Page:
2017/01/26 Leave a comment
Good profile on Breitbart North by Jason Markusoff. Sad that there is a market for this kind of behaviour:
…Media highlighted the “lock her up” chant at Rebel’s rally, in part because there was little particularly new by December 2016 about Alberta economic hurt, carbon tax opposition or anti-NDP rallies; plus, there’s high curiosity about anything vaguely Trumpish penetrating Canada.
Levant chastized them for not focusing on his rally’s content, for two straight nights on his self-titled show, where he treaded lightly on that content and instead reacted to the reaction by news reports and politicians.
“How about just once, we all tell the media-political industrial complex to f–k off?” he ended his rant.
Within days, The Rebel was selling “lock her up” T-shirts, and announced the following week’s rally in Calgary. He hadn’t initially planned it, Levant explains, until that media response.
“As a signal to Canadians that you don’t have to do what Peter Mansbridge says anymore,” he says.
The second rally drew Conservative leadership candidates tacking to the party’s right flank, like climate change skeptic Brad Trost, Kellie Leitch, as well as Chris Alexander again, who had told most outlets he was mortified by “lock her up.” He told this audience his donors and “establishment types” warned him not to return. “I’m not going to fold to a bunch of politically correct people,” he said.
This time, Calgary news reports played it largely straight, leaving little for Levant to pillory. But he found his whipping post on Twitter: a twentysomething radio reporter. “We had a controlled experiment of the media. And Haley Jarmain screwed up,” Levant says.
Jarmain is a university student who also reports for Newstalk 770 radio. After live-tweeting the Calgary rally and filing her radio story, she tweeted about the insults she’d faced that afternoon but excluded from her report: “But I got death threats. Was laughed at. Told that I’m less of a human for my job.” Levant and supporters on Twitter pushed back skeptically: why didn’t she call police about threats on her life, or the rally security? She explained later, on Twitter and her radio station, it amounted to one guy telling her “you’re dead” in the foyer, and didn’t want to risk a he-said/she-said by reporting to the authorities.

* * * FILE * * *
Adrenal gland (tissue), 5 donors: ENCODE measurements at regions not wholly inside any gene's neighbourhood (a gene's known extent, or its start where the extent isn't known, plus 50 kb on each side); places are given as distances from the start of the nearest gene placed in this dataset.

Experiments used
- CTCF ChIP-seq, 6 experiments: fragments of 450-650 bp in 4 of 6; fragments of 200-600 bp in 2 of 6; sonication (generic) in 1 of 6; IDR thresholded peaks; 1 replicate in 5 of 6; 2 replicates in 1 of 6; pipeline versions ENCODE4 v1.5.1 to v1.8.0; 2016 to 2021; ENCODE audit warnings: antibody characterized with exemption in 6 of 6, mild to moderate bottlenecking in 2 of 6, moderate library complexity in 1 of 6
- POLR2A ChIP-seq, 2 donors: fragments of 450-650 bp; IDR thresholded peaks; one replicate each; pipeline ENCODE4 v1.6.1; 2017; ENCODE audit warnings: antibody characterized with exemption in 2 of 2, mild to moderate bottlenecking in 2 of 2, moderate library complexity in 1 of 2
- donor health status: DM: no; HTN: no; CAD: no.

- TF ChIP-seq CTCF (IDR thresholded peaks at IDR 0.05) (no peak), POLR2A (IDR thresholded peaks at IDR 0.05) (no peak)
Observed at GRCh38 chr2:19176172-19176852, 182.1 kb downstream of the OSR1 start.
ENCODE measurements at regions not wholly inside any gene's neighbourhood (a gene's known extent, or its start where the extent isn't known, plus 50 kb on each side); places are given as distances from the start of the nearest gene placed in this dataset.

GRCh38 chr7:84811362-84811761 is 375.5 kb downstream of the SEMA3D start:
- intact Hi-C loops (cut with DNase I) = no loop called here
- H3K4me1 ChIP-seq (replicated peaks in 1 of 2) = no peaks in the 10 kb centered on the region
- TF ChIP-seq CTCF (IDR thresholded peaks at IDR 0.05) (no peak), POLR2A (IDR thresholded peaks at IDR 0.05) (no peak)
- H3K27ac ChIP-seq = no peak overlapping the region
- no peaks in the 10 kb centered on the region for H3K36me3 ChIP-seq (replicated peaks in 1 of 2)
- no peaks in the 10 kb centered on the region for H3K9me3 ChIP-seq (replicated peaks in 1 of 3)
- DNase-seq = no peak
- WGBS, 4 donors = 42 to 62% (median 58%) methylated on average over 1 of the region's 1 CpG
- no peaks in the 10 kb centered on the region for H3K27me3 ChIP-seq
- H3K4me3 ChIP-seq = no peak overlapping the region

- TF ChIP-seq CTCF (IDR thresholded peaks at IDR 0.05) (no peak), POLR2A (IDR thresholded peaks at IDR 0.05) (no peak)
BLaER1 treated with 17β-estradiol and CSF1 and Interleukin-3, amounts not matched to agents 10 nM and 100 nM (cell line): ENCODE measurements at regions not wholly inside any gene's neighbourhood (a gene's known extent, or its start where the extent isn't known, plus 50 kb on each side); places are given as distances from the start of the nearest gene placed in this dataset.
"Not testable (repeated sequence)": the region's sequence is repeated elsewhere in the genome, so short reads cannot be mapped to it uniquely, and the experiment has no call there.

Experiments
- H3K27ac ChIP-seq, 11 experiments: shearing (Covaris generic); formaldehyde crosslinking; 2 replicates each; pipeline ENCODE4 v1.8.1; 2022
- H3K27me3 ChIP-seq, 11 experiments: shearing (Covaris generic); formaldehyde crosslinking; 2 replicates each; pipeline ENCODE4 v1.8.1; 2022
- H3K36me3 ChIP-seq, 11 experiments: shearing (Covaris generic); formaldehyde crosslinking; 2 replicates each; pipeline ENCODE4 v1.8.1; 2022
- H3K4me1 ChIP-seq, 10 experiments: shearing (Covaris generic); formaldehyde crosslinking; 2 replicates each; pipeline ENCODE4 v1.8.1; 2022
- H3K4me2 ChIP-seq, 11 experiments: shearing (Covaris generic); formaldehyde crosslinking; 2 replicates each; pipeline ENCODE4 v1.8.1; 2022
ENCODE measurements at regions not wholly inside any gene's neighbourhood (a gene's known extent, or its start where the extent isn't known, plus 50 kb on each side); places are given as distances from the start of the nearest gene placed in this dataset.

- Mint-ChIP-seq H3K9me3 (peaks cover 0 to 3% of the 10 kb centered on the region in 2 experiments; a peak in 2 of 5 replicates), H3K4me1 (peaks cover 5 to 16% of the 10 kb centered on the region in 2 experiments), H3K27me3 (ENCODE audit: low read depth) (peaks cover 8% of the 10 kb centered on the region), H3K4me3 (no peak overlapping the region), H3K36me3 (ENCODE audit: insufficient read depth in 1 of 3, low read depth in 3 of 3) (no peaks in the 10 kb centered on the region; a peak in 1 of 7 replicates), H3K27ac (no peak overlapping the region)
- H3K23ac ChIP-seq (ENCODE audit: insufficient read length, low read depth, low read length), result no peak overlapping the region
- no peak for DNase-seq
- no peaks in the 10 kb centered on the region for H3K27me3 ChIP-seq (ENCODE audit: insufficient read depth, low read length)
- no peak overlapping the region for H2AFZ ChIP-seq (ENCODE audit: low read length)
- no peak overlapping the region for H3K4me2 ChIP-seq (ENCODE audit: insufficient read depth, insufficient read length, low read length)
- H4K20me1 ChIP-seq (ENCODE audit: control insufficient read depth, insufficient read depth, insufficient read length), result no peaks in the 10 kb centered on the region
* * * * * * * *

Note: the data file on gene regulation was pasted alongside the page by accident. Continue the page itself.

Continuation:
The next day on The Rebel, Levant posted a 14-minute piece skewering her as a left-wing, social justice reporter, and promised to go over security tapes with her to catch this would-be-murderer. Voice oozing with sarcasm, he announced a cash reward, and acquired HaleyJarmain.ca and HaleyJarmain.com to redirect to his video. Levant’s Twitter backers mobbed further: called her attention-craving, a faker, part of the lügenpresse. (She and her station declined to comment to Maclean’s.)
Journalists tweeted in Jarmain’s defense and called Levant’s stunt disgusting and bullying. That’s just more media tribalism, he says. But journalists aren’t the only ones who worry about this dark side of Levant. “You want to be controversial; you want to hold powerful people to account for their action,” says Kory Teneycke, a longtime friend and former Sun News president. “But on the flip side, I think you get in trouble if you target people who are smaller than yourself.”
Coren says: “I’ve seen him do and say things that are incredibly hurtful, but I don’t think he actually feels it. He doesn’t know the effect he’s having on people.”
He scraped gutter mud a week earlier, too. An Alberta labour leader criticized a claim about his Edmonton rally size, and Levant threatened to post his profile from dating site Ashley Madison.
To call Levant perennially unrepentant is to call fish damp. That young reporter was “an embedded activist,” he says, the paragon of media skullduggery. “You know what?” he says, as though addressing her. “You can own that for the rest of your life as long as I have the money to keep the domain HaleyJarmain.com. She’ll own that lie. Or, we’ll catch the killer. Either way, it’s a win.”